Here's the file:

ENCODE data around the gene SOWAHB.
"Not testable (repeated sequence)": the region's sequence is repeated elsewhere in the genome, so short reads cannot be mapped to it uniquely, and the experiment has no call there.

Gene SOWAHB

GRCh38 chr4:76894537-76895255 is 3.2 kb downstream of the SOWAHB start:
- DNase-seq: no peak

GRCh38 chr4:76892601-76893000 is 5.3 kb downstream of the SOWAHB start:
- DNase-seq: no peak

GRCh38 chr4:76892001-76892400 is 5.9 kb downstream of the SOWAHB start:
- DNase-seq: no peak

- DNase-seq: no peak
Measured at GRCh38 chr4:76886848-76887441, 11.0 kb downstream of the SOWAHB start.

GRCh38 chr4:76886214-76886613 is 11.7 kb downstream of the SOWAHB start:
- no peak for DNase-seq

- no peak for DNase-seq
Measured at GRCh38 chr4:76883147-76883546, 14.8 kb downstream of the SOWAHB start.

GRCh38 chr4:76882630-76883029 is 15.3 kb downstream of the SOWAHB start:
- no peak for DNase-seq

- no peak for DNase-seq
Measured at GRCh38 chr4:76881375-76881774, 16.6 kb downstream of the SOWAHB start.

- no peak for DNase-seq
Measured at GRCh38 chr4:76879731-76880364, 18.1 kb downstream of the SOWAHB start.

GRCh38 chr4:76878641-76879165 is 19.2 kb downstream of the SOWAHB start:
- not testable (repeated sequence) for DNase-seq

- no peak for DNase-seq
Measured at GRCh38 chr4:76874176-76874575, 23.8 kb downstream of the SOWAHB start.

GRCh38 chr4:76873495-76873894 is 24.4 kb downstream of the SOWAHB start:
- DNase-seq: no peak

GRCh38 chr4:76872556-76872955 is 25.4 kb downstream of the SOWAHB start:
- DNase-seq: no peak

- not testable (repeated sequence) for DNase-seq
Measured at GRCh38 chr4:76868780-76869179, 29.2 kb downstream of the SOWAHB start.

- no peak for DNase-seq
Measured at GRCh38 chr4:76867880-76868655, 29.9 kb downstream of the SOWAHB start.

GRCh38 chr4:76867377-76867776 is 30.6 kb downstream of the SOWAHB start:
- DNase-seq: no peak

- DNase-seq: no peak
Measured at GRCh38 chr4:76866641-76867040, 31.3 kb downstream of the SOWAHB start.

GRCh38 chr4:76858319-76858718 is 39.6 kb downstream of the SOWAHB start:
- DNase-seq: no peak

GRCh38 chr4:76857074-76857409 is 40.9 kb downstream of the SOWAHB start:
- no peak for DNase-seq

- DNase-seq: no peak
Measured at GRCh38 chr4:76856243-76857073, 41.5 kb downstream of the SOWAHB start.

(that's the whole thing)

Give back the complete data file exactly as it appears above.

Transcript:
ENCODE data around the gene SOWAHB.
"Not testable (repeated sequence)": the region's sequence is repeated elsewhere in the genome, so short reads cannot be mapped to it uniquely, and the experiment has no call there.

Gene SOWAHB

GRCh38 chr4:76894537-76895255 is 3.2 kb downstream of the SOWAHB start:
- DNase-seq: no peak

GRCh38 chr4:76892601-76893000 is 5.3 kb downstream of the SOWAHB start:
- DNase-seq: no peak

GRCh38 chr4:76892001-76892400 is 5.9 kb downstream of the SOWAHB start:
- DNase-seq: no peak

- DNase-seq: no peak
Measured at GRCh38 chr4:76886848-76887441, 11.0 kb downstream of the SOWAHB start.

GRCh38 chr4:76886214-76886613 is 11.7 kb downstream of the SOWAHB start:
- no peak for DNase-seq

- no peak for DNase-seq
Measured at GRCh38 chr4:76883147-76883546, 14.8 kb downstream of the SOWAHB start.

GRCh38 chr4:76882630-76883029 is 15.3 kb downstream of the SOWAHB start:
- no peak for DNase-seq

- no peak for DNase-seq
Measured at GRCh38 chr4:76881375-76881774, 16.6 kb downstream of the SOWAHB start.

- no peak for DNase-seq
Measured at GRCh38 chr4:76879731-76880364, 18.1 kb downstream of the SOWAHB start.

GRCh38 chr4:76878641-76879165 is 19.2 kb downstream of the SOWAHB start:
- not testable (repeated sequence) for DNase-seq

- no peak for DNase-seq
Measured at GRCh38 chr4:76874176-76874575, 23.8 kb downstream of the SOWAHB start.

GRCh38 chr4:76873495-76873894 is 24.4 kb downstream of the SOWAHB start:
- DNase-seq: no peak

GRCh38 chr4:76872556-76872955 is 25.4 kb downstream of the SOWAHB start:
- DNase-seq: no peak

- not testable (repeated sequence) for DNase-seq
Measured at GRCh38 chr4:76868780-76869179, 29.2 kb downstream of the SOWAHB start.

- no peak for DNase-seq
Measured at GRCh38 chr4:76867880-76868655, 29.9 kb downstream of the SOWAHB start.

GRCh38 chr4:76867377-76867776 is 30.6 kb downstream of the SOWAHB start:
- DNase-seq: no peak

- DNase-seq: no peak
Measured at GRCh38 chr4:76866641-76867040, 31.3 kb downstream of the SOWAHB start.

GRCh38 chr4:76858319-76858718 is 39.6 kb downstream of the SOWAHB start:
- DNase-seq: no peak

GRCh38 chr4:76857074-76857409 is 40.9 kb downstream of the SOWAHB start:
- no peak for DNase-seq

- DNase-seq: no peak
Measured at GRCh38 chr4:76856243-76857073, 41.5 kb downstream of the SOWAHB start.